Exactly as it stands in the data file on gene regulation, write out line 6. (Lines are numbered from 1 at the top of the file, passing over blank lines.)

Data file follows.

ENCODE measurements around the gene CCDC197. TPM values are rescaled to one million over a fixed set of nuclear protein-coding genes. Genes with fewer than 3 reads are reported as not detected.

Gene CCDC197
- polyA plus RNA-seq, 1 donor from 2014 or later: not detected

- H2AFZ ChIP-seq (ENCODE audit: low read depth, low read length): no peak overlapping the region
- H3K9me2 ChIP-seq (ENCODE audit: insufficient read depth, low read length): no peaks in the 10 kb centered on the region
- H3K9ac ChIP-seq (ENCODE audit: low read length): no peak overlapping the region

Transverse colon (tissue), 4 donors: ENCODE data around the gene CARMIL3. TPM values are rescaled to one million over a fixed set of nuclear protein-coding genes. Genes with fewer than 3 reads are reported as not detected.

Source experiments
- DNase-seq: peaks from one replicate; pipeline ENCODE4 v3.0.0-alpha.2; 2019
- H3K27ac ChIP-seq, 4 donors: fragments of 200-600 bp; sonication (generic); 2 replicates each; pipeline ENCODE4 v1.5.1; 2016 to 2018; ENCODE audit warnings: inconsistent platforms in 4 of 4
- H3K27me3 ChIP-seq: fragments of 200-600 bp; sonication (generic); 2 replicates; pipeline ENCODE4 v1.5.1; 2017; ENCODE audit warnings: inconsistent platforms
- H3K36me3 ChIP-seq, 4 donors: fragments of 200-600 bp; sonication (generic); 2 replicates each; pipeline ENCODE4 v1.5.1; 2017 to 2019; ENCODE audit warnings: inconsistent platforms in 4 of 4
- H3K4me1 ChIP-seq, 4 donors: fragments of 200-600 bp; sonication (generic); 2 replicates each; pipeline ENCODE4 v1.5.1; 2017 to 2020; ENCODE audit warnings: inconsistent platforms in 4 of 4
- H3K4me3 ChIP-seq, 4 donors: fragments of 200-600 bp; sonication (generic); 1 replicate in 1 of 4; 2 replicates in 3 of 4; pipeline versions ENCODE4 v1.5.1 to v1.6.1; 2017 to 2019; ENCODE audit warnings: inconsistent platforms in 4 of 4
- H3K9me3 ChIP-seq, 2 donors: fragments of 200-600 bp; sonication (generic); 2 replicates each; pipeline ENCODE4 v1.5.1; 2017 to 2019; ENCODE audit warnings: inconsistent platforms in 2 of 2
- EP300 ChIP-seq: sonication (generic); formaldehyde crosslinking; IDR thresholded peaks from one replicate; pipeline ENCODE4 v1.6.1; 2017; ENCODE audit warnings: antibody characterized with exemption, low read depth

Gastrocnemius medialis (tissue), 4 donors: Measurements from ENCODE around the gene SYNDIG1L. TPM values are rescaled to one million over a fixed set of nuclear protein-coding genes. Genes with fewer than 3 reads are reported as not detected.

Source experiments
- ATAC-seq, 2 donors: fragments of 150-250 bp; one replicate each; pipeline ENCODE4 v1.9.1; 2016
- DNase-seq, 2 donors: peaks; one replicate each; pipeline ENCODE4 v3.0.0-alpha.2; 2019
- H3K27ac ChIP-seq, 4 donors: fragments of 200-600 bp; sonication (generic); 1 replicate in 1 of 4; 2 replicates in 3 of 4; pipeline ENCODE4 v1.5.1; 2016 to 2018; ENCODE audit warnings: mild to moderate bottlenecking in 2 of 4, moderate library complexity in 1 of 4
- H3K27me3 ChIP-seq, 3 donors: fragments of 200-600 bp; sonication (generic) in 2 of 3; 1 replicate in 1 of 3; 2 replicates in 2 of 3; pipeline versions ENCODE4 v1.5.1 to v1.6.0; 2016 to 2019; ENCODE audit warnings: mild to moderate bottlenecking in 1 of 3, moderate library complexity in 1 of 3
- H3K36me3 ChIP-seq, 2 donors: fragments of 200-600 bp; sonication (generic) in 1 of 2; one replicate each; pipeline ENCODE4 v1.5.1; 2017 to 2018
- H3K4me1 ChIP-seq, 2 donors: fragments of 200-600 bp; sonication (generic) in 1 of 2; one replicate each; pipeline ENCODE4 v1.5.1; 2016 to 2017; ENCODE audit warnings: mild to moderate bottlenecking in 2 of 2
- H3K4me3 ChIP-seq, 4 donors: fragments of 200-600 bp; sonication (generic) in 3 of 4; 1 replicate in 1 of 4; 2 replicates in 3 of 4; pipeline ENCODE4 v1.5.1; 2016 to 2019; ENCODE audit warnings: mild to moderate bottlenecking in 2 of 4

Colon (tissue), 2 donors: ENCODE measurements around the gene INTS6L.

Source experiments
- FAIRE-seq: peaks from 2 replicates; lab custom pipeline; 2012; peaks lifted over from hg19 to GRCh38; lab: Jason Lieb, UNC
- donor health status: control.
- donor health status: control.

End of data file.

- H3K9ac ChIP-seq (ENCODE audit: low read length): no peak overlapping the region